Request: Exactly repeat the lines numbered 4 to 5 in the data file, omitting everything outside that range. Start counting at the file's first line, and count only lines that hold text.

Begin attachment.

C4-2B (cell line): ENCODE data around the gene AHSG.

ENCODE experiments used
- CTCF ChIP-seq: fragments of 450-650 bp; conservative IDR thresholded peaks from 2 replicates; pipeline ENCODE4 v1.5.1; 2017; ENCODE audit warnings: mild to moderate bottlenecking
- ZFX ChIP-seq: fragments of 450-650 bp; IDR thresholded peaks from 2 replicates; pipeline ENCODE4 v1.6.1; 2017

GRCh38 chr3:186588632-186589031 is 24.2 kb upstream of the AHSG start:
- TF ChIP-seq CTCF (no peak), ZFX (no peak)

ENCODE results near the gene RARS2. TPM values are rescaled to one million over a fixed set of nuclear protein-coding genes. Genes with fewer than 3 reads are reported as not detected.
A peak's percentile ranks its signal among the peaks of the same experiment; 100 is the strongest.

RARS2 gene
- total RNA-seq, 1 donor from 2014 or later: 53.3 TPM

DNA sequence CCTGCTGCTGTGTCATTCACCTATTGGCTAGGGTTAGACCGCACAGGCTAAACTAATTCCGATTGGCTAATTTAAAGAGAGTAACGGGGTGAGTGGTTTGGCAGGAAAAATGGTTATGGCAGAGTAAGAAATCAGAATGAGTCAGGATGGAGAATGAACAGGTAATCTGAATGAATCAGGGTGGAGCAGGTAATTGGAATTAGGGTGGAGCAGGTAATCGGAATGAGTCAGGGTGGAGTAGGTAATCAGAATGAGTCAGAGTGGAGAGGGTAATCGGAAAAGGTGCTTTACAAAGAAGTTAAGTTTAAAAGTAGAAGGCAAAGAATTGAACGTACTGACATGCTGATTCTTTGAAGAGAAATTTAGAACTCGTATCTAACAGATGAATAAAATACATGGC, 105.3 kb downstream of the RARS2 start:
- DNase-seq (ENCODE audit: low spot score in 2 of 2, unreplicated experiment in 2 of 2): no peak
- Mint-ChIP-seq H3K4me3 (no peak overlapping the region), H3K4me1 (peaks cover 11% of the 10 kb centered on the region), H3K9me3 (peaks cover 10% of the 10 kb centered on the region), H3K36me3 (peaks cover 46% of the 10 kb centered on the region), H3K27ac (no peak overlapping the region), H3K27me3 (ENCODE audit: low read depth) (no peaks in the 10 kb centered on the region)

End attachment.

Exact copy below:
- ZFX ChIP-seq: fragments of 450-650 bp; IDR thresholded peaks from 2 replicates; pipeline ENCODE4 v1.6.1; 2017

GRCh38 chr3:186588632-186589031 is 24.2 kb upstream of the AHSG start: